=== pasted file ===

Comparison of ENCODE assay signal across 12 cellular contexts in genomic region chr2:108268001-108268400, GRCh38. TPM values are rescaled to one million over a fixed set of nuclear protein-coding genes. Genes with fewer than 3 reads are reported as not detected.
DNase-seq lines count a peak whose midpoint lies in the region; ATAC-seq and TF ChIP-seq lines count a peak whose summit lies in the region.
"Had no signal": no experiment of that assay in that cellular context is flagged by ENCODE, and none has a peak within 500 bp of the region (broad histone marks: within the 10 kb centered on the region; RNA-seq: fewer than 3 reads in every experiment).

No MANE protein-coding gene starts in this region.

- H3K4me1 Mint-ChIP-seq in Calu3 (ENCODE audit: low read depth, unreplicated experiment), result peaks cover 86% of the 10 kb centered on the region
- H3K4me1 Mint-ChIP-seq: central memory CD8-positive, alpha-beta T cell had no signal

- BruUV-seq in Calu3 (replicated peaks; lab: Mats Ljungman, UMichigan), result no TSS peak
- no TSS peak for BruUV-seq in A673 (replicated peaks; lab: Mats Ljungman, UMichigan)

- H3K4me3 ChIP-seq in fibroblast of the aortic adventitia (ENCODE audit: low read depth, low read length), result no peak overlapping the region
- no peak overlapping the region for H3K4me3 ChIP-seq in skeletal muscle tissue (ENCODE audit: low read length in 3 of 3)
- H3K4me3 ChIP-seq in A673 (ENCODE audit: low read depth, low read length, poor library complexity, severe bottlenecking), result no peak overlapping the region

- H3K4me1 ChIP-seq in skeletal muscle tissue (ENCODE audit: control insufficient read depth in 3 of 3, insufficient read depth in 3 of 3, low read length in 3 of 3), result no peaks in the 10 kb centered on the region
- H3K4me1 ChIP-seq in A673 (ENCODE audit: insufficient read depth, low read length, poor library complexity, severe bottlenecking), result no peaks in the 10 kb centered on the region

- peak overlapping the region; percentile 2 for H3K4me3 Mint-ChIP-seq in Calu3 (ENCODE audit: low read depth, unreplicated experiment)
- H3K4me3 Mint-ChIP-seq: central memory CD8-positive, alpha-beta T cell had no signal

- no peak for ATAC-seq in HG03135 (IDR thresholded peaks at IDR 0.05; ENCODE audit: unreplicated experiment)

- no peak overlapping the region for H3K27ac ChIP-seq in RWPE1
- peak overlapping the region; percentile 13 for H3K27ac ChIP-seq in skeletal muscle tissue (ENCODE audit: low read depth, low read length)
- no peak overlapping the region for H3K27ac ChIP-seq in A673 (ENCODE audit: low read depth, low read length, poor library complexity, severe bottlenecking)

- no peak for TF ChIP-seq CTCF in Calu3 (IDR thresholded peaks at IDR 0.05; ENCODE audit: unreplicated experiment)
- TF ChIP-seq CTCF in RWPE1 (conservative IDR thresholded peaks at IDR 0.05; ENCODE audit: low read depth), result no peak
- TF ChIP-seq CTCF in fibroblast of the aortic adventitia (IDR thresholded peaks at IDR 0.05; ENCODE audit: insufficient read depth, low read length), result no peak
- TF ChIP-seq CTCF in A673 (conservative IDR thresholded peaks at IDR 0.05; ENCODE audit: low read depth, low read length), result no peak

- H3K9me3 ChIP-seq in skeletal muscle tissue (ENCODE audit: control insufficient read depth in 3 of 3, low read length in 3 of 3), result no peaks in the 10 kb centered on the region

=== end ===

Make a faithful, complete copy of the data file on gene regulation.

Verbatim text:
Comparison of ENCODE assay signal across 12 cellular contexts in genomic region chr2:108268001-108268400, GRCh38. TPM values are rescaled to one million over a fixed set of nuclear protein-coding genes. Genes with fewer than 3 reads are reported as not detected.
DNase-seq lines count a peak whose midpoint lies in the region; ATAC-seq and TF ChIP-seq lines count a peak whose summit lies in the region.
"Had no signal": no experiment of that assay in that cellular context is flagged by ENCODE, and none has a peak within 500 bp of the region (broad histone marks: within the 10 kb centered on the region; RNA-seq: fewer than 3 reads in every experiment).

No MANE protein-coding gene starts in this region.

- H3K4me1 Mint-ChIP-seq in Calu3 (ENCODE audit: low read depth, unreplicated experiment), result peaks cover 86% of the 10 kb centered on the region
- H3K4me1 Mint-ChIP-seq: central memory CD8-positive, alpha-beta T cell had no signal

- BruUV-seq in Calu3 (replicated peaks; lab: Mats Ljungman, UMichigan), result no TSS peak
- no TSS peak for BruUV-seq in A673 (replicated peaks; lab: Mats Ljungman, UMichigan)

- H3K4me3 ChIP-seq in fibroblast of the aortic adventitia (ENCODE audit: low read depth, low read length), result no peak overlapping the region
- no peak overlapping the region for H3K4me3 ChIP-seq in skeletal muscle tissue (ENCODE audit: low read length in 3 of 3)
- H3K4me3 ChIP-seq in A673 (ENCODE audit: low read depth, low read length, poor library complexity, severe bottlenecking), result no peak overlapping the region

- H3K4me1 ChIP-seq in skeletal muscle tissue (ENCODE audit: control insufficient read depth in 3 of 3, insufficient read depth in 3 of 3, low read length in 3 of 3), result no peaks in the 10 kb centered on the region
- H3K4me1 ChIP-seq in A673 (ENCODE audit: insufficient read depth, low read length, poor library complexity, severe bottlenecking), result no peaks in the 10 kb centered on the region

- peak overlapping the region; percentile 2 for H3K4me3 Mint-ChIP-seq in Calu3 (ENCODE audit: low read depth, unreplicated experiment)
- H3K4me3 Mint-ChIP-seq: central memory CD8-positive, alpha-beta T cell had no signal

- no peak for ATAC-seq in HG03135 (IDR thresholded peaks at IDR 0.05; ENCODE audit: unreplicated experiment)

- no peak overlapping the region for H3K27ac ChIP-seq in RWPE1
- peak overlapping the region; percentile 13 for H3K27ac ChIP-seq in skeletal muscle tissue (ENCODE audit: low read depth, low read length)
- no peak overlapping the region for H3K27ac ChIP-seq in A673 (ENCODE audit: low read depth, low read length, poor library complexity, severe bottlenecking)

- no peak for TF ChIP-seq CTCF in Calu3 (IDR thresholded peaks at IDR 0.05; ENCODE audit: unreplicated experiment)
- TF ChIP-seq CTCF in RWPE1 (conservative IDR thresholded peaks at IDR 0.05; ENCODE audit: low read depth), result no peak
- TF ChIP-seq CTCF in fibroblast of the aortic adventitia (IDR thresholded peaks at IDR 0.05; ENCODE audit: insufficient read depth, low read length), result no peak
- TF ChIP-seq CTCF in A673 (conservative IDR thresholded peaks at IDR 0.05; ENCODE audit: low read depth, low read length), result no peak

- H3K9me3 ChIP-seq in skeletal muscle tissue (ENCODE audit: control insufficient read depth in 3 of 3, low read length in 3 of 3), result no peaks in the 10 kb centered on the region